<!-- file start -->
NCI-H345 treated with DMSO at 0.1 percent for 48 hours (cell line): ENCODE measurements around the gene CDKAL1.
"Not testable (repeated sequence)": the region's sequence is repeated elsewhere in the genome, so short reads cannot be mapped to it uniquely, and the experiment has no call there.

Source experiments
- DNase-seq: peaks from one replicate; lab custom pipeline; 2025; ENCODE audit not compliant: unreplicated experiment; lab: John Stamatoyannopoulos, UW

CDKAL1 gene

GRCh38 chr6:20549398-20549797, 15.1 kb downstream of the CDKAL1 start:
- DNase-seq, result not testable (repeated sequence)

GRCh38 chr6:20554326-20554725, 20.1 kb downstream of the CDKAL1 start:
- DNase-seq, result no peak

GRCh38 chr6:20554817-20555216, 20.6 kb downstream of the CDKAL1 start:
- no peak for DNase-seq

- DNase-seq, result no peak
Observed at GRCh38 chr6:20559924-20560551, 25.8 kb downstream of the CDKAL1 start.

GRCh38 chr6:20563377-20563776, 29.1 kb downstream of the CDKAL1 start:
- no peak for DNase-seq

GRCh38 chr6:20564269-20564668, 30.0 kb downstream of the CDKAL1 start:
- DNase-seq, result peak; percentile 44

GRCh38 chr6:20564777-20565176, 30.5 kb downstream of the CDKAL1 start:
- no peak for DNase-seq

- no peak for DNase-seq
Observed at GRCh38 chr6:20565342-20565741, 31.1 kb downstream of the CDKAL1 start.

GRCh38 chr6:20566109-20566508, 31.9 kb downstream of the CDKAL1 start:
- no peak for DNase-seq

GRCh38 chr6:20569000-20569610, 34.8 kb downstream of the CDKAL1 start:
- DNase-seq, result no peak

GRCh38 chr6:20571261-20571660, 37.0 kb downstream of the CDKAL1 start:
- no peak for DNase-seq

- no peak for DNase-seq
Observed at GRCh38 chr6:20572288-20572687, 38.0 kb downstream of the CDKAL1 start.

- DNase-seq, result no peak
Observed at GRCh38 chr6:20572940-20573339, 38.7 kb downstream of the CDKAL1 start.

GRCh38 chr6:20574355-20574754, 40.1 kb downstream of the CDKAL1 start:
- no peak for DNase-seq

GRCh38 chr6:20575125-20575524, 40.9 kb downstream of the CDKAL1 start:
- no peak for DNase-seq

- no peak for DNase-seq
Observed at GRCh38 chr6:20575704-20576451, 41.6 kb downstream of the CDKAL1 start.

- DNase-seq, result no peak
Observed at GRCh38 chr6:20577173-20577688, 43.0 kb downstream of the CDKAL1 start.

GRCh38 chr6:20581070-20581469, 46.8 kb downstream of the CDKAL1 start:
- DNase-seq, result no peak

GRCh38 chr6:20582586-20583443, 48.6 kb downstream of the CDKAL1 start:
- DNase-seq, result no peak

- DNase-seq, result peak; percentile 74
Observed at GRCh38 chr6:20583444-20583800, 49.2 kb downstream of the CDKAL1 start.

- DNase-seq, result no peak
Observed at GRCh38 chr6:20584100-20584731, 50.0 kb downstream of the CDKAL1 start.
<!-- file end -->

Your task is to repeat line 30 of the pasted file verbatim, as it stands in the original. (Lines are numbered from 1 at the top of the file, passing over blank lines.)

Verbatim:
- DNase-seq, result no peak